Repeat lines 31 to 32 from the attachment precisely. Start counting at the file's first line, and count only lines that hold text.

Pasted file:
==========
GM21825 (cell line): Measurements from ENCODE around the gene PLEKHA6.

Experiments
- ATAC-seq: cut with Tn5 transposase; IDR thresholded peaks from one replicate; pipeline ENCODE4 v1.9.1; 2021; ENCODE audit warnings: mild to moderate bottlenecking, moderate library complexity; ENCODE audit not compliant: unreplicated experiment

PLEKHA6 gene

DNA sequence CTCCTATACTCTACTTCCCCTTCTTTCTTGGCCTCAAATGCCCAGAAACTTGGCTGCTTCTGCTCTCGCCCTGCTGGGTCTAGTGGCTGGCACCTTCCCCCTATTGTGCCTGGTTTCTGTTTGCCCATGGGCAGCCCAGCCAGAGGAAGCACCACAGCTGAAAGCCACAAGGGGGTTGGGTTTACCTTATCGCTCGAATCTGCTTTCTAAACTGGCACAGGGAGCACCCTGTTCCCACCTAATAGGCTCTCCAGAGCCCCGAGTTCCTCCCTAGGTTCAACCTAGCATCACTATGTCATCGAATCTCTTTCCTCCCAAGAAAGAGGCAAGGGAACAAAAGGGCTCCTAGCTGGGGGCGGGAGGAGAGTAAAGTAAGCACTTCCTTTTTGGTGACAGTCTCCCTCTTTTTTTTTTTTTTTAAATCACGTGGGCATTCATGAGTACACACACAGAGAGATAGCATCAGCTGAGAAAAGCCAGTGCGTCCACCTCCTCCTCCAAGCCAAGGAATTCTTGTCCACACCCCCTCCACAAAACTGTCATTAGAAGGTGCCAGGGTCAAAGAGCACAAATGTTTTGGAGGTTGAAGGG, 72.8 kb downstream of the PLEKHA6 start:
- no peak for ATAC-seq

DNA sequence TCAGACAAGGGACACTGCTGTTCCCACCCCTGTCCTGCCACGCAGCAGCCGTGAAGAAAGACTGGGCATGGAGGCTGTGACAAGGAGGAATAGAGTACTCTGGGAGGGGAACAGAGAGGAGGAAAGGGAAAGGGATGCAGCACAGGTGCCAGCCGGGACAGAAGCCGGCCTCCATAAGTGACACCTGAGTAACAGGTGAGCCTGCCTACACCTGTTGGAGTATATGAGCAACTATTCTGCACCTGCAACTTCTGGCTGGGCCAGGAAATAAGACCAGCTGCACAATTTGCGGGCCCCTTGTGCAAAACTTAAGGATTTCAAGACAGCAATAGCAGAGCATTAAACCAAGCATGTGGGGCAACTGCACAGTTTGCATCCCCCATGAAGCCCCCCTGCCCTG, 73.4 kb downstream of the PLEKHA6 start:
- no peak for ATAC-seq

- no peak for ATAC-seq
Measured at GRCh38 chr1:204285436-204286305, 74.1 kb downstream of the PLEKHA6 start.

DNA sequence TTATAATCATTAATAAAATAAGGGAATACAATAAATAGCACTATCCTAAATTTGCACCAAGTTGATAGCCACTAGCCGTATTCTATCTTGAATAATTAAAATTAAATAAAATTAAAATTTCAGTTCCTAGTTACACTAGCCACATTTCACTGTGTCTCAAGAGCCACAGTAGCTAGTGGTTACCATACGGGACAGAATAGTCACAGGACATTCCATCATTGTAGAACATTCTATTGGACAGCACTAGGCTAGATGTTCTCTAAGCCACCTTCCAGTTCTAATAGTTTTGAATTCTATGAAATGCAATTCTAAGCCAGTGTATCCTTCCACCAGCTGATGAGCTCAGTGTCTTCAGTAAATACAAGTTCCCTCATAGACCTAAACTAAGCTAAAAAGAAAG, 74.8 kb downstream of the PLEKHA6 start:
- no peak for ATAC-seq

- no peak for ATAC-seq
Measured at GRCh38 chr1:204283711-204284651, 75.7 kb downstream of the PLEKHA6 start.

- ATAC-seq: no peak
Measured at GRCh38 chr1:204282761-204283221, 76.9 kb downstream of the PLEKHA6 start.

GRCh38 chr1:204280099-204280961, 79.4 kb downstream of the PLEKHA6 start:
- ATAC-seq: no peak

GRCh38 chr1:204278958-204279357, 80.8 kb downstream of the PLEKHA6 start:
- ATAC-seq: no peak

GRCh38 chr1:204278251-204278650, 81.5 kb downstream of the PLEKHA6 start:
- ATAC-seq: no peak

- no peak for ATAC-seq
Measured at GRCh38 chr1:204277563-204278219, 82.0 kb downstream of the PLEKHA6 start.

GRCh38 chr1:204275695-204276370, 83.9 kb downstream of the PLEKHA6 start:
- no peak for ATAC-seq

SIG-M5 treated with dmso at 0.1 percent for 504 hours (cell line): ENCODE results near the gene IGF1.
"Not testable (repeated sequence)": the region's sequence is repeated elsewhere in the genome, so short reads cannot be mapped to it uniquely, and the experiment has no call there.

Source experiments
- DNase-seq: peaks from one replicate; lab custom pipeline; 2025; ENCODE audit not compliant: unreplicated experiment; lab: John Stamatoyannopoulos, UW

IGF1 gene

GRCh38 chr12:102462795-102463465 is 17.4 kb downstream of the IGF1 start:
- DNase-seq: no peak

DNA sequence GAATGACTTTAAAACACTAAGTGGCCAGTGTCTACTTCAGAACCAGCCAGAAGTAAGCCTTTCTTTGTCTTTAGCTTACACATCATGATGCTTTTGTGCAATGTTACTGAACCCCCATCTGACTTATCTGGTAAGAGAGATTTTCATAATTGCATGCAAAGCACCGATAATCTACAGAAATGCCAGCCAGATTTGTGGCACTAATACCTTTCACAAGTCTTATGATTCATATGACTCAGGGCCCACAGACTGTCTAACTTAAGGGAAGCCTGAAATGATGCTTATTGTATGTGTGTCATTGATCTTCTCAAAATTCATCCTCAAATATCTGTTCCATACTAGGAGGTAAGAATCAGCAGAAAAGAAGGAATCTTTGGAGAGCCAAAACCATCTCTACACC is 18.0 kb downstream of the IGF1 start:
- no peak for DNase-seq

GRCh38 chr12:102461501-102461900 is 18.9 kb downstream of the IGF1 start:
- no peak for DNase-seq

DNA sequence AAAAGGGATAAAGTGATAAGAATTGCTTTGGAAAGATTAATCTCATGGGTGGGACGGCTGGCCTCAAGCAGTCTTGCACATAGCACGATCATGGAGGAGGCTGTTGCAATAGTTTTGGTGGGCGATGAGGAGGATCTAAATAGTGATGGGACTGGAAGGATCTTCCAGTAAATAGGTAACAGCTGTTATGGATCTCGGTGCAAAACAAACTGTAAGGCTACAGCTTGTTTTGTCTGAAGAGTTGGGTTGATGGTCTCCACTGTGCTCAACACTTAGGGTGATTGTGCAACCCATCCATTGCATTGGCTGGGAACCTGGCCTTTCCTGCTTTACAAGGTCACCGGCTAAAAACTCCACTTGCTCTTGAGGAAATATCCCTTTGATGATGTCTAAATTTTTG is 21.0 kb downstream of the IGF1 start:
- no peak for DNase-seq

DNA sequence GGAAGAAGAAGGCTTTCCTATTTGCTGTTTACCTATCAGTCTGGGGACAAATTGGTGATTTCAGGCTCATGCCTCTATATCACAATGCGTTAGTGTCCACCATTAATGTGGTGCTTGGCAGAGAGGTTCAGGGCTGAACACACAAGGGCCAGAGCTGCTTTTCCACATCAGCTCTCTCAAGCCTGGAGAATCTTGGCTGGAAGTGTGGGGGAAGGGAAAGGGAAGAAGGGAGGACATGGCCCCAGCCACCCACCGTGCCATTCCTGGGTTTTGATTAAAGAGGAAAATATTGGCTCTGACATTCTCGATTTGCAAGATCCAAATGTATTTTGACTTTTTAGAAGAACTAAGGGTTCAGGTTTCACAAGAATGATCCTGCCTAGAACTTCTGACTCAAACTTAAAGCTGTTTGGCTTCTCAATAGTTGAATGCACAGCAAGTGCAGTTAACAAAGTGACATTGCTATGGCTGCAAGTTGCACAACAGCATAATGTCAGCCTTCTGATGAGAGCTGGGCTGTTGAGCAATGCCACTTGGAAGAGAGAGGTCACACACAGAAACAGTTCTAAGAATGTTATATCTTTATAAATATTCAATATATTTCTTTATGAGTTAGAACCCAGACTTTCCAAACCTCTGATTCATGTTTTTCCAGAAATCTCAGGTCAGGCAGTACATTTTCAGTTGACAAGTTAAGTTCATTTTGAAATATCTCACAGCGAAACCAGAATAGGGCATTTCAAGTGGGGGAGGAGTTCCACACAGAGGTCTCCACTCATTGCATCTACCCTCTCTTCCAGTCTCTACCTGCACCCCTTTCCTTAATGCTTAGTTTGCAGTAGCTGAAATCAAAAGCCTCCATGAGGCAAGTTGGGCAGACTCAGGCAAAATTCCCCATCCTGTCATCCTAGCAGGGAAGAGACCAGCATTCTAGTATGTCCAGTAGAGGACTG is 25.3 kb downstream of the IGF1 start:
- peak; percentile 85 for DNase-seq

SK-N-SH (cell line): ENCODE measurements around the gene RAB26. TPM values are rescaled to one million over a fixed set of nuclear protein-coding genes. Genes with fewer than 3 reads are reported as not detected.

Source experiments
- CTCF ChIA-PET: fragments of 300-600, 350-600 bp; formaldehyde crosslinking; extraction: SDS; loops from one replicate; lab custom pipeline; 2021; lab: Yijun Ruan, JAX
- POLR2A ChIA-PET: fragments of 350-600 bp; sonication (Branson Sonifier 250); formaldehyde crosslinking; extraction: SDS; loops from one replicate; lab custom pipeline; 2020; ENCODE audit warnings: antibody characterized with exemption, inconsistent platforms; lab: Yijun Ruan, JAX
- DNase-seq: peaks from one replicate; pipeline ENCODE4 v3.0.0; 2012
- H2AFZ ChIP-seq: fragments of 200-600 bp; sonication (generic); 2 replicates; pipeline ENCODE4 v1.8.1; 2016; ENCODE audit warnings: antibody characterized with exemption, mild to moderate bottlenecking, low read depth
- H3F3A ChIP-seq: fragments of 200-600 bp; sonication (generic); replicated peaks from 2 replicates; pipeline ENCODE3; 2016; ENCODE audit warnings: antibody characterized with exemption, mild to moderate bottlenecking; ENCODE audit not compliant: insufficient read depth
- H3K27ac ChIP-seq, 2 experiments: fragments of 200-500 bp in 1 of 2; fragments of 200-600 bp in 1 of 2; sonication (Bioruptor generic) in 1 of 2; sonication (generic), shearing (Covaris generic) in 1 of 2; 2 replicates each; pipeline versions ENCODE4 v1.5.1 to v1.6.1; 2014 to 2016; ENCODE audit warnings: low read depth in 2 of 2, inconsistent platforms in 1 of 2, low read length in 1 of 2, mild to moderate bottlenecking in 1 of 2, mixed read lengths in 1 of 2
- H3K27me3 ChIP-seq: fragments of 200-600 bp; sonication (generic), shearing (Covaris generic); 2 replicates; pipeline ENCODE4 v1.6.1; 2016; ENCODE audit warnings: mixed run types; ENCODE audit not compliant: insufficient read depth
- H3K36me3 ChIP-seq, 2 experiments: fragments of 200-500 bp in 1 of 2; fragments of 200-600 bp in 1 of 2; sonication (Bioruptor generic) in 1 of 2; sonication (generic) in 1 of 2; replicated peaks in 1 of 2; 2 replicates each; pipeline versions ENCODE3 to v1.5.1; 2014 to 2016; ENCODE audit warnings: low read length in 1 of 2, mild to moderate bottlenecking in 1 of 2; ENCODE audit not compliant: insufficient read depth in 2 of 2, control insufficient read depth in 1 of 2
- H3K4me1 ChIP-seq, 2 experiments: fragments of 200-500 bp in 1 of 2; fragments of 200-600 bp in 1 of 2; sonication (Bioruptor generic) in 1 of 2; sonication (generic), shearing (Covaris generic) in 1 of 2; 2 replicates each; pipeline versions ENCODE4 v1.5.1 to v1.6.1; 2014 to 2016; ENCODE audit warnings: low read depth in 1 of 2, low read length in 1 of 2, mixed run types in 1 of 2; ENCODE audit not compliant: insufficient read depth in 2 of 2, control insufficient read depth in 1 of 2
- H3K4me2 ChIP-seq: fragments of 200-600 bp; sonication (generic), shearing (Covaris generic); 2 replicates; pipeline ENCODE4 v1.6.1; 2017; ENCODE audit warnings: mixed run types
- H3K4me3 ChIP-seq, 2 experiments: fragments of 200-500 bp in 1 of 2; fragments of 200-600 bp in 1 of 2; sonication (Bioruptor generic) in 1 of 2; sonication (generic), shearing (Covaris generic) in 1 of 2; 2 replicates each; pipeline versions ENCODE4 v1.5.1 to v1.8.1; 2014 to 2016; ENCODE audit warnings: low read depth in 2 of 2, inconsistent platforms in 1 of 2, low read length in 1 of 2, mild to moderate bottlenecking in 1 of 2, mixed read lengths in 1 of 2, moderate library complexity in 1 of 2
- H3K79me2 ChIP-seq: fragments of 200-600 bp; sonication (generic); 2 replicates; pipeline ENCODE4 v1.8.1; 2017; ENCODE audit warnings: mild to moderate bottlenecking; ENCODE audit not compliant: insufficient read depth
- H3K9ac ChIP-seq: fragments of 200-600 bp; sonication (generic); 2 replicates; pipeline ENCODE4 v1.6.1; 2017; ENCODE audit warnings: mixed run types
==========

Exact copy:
IGF1 gene

GRCh38 chr12:102462795-102463465 is 17.4 kb downstream of the IGF1 start: